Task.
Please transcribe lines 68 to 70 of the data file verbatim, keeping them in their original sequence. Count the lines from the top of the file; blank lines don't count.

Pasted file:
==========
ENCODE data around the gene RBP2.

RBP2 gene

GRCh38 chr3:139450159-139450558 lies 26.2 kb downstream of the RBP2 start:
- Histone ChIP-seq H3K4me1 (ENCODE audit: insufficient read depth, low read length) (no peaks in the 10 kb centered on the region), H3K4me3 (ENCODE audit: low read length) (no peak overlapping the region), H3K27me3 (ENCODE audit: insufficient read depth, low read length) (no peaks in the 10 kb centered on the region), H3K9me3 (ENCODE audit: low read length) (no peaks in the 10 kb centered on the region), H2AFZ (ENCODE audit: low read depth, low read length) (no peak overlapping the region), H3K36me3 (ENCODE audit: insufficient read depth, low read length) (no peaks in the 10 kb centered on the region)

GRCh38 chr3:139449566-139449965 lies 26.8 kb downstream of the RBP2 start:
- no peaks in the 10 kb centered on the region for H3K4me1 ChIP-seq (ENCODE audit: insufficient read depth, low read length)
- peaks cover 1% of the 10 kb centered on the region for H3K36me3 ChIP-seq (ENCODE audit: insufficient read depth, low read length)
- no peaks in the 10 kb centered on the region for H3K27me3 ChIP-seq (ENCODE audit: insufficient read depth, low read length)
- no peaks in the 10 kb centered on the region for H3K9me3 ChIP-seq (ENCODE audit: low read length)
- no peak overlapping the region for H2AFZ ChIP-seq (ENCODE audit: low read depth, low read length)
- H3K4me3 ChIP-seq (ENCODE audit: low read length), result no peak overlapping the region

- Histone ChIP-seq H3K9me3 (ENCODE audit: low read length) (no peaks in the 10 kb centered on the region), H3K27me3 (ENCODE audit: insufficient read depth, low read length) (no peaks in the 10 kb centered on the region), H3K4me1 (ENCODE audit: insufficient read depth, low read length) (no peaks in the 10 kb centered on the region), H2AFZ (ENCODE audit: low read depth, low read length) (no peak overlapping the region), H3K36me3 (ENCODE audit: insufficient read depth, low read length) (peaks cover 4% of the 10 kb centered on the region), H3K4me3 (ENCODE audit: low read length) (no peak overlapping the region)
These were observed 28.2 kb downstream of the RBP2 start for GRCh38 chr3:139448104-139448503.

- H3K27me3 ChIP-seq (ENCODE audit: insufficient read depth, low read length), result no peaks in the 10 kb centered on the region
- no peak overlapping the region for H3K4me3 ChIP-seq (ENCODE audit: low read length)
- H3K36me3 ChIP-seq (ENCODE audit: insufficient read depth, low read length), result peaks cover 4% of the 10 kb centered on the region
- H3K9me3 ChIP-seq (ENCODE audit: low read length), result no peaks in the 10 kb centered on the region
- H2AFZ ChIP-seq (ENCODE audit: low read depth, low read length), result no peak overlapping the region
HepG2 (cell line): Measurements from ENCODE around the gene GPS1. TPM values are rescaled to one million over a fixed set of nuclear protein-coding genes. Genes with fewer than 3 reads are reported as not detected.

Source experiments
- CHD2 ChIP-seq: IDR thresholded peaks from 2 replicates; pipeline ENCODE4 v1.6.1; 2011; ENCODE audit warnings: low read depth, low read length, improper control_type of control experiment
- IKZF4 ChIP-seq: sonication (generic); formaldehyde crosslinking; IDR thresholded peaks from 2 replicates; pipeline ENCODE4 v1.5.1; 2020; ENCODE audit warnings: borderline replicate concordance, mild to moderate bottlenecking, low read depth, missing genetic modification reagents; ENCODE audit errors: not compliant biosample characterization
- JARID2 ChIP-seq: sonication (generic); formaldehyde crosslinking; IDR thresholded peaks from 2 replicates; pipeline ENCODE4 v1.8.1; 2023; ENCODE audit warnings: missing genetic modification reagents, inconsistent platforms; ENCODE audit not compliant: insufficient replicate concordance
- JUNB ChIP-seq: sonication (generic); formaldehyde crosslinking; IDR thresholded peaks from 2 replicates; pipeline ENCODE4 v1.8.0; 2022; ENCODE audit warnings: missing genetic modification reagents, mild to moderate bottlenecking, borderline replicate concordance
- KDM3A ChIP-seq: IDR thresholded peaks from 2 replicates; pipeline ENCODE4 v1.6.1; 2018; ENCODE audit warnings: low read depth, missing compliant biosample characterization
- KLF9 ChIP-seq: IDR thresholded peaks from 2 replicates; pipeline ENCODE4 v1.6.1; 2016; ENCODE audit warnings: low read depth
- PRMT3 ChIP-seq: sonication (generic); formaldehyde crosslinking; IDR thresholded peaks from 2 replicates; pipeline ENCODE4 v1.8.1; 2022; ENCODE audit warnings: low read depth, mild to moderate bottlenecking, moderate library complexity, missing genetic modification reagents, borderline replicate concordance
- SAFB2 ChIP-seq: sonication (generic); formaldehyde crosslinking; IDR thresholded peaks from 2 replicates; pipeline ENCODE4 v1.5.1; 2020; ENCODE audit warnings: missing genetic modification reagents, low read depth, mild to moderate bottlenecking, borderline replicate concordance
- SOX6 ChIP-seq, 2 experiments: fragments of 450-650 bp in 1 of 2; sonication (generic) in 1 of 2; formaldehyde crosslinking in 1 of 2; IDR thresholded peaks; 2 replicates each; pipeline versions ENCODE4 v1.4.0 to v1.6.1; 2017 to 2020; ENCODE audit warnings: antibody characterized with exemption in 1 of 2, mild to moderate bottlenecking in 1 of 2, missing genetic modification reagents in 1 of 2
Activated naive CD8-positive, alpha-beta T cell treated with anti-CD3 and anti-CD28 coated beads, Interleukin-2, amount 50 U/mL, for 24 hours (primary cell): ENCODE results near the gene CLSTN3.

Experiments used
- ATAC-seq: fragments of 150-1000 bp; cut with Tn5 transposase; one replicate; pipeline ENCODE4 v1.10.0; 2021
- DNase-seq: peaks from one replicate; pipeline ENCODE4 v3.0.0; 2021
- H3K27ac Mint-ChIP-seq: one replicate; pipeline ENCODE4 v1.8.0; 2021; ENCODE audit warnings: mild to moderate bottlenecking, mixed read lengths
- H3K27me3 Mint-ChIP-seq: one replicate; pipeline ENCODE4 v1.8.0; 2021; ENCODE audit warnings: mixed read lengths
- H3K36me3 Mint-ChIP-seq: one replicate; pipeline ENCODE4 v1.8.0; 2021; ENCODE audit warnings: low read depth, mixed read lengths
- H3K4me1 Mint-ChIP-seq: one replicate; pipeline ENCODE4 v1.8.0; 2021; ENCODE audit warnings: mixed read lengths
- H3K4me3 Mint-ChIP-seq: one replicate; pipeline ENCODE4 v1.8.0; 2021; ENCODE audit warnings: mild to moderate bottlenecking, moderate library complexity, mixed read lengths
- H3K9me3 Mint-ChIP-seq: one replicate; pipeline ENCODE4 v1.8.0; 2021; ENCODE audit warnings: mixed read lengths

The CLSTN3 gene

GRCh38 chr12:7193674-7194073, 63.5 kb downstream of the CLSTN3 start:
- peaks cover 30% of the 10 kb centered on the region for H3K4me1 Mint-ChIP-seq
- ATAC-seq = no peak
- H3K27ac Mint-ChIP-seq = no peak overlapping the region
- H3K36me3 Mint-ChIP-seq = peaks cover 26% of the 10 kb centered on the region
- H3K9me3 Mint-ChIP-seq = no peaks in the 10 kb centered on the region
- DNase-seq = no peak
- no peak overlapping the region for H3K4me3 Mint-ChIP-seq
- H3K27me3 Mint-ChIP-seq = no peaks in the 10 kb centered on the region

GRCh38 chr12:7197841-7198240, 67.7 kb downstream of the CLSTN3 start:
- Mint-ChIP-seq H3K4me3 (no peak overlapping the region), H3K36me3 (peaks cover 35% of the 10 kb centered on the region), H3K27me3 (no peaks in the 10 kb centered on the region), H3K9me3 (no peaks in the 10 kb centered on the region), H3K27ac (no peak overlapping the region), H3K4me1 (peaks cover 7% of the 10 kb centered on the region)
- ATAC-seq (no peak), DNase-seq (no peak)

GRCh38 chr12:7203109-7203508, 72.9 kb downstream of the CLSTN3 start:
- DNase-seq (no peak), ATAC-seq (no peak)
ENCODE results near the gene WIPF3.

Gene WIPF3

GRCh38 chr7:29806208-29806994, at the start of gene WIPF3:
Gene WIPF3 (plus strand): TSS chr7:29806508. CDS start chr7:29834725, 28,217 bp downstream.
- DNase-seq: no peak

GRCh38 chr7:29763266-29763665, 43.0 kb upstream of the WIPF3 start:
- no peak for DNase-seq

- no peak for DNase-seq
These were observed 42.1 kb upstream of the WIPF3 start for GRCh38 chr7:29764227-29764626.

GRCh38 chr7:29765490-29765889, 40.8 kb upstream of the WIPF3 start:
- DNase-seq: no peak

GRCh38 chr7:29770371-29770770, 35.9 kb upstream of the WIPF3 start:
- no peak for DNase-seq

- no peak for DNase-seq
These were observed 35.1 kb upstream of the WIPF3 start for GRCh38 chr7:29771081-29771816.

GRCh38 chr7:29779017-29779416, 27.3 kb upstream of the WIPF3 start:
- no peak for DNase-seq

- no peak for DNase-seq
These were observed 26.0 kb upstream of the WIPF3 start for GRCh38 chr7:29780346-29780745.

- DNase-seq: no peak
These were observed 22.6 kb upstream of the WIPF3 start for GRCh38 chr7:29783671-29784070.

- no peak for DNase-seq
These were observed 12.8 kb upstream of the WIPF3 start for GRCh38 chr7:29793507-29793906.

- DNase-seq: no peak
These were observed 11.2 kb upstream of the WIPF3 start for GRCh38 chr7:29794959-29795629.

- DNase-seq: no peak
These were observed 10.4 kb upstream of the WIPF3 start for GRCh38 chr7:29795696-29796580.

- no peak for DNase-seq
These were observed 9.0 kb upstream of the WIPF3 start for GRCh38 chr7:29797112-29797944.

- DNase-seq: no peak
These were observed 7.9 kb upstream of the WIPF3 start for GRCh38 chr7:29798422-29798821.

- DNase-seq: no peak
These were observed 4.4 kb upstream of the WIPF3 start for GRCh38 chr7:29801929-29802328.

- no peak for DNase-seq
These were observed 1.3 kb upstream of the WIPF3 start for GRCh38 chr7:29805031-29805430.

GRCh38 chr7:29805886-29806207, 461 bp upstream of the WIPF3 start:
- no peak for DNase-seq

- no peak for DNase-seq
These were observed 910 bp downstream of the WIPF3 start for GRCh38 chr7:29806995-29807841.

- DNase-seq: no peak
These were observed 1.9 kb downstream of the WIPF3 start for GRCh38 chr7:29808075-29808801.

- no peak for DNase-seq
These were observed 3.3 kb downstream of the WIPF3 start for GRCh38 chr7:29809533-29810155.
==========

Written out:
- no peak for DNase-seq
These were observed 35.1 kb upstream of the WIPF3 start for GRCh38 chr7:29771081-29771816.

GRCh38 chr7:29779017-29779416, 27.3 kb upstream of the WIPF3 start: